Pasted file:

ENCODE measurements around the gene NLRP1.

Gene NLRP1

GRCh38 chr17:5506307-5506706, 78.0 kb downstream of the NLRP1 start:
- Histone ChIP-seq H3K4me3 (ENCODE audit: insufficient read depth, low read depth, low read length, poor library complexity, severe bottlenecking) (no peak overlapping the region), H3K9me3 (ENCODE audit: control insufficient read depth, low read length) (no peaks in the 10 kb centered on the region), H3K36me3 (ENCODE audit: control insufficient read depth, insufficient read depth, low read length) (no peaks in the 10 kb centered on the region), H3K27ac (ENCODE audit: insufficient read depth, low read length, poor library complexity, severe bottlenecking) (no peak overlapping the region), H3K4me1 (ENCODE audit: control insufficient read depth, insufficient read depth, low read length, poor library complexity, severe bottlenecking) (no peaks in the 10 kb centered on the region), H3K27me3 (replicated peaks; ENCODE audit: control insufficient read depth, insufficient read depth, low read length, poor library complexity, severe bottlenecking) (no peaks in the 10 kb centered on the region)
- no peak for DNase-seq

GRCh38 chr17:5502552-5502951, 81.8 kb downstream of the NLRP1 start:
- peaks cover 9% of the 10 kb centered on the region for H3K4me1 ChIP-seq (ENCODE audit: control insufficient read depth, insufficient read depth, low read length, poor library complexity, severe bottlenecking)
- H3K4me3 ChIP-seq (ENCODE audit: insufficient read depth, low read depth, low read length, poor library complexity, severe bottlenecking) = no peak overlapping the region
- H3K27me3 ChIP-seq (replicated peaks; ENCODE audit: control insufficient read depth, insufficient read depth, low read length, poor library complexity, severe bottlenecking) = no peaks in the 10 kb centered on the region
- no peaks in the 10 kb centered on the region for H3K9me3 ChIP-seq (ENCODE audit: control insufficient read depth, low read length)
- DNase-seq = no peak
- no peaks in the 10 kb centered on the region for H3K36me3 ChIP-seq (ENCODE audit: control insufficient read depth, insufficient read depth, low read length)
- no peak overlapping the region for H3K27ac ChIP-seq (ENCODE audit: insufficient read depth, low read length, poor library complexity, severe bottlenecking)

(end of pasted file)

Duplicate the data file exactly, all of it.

ENCODE measurements around the gene NLRP1.

Gene NLRP1

GRCh38 chr17:5506307-5506706, 78.0 kb downstream of the NLRP1 start:
- Histone ChIP-seq H3K4me3 (ENCODE audit: insufficient read depth, low read depth, low read length, poor library complexity, severe bottlenecking) (no peak overlapping the region), H3K9me3 (ENCODE audit: control insufficient read depth, low read length) (no peaks in the 10 kb centered on the region), H3K36me3 (ENCODE audit: control insufficient read depth, insufficient read depth, low read length) (no peaks in the 10 kb centered on the region), H3K27ac (ENCODE audit: insufficient read depth, low read length, poor library complexity, severe bottlenecking) (no peak overlapping the region), H3K4me1 (ENCODE audit: control insufficient read depth, insufficient read depth, low read length, poor library complexity, severe bottlenecking) (no peaks in the 10 kb centered on the region), H3K27me3 (replicated peaks; ENCODE audit: control insufficient read depth, insufficient read depth, low read length, poor library complexity, severe bottlenecking) (no peaks in the 10 kb centered on the region)
- no peak for DNase-seq

GRCh38 chr17:5502552-5502951, 81.8 kb downstream of the NLRP1 start:
- peaks cover 9% of the 10 kb centered on the region for H3K4me1 ChIP-seq (ENCODE audit: control insufficient read depth, insufficient read depth, low read length, poor library complexity, severe bottlenecking)
- H3K4me3 ChIP-seq (ENCODE audit: insufficient read depth, low read depth, low read length, poor library complexity, severe bottlenecking) = no peak overlapping the region
- H3K27me3 ChIP-seq (replicated peaks; ENCODE audit: control insufficient read depth, insufficient read depth, low read length, poor library complexity, severe bottlenecking) = no peaks in the 10 kb centered on the region
- no peaks in the 10 kb centered on the region for H3K9me3 ChIP-seq (ENCODE audit: control insufficient read depth, low read length)
- DNase-seq = no peak
- no peaks in the 10 kb centered on the region for H3K36me3 ChIP-seq (ENCODE audit: control insufficient read depth, insufficient read depth, low read length)
- no peak overlapping the region for H3K27ac ChIP-seq (ENCODE audit: insufficient read depth, low read length, poor library complexity, severe bottlenecking)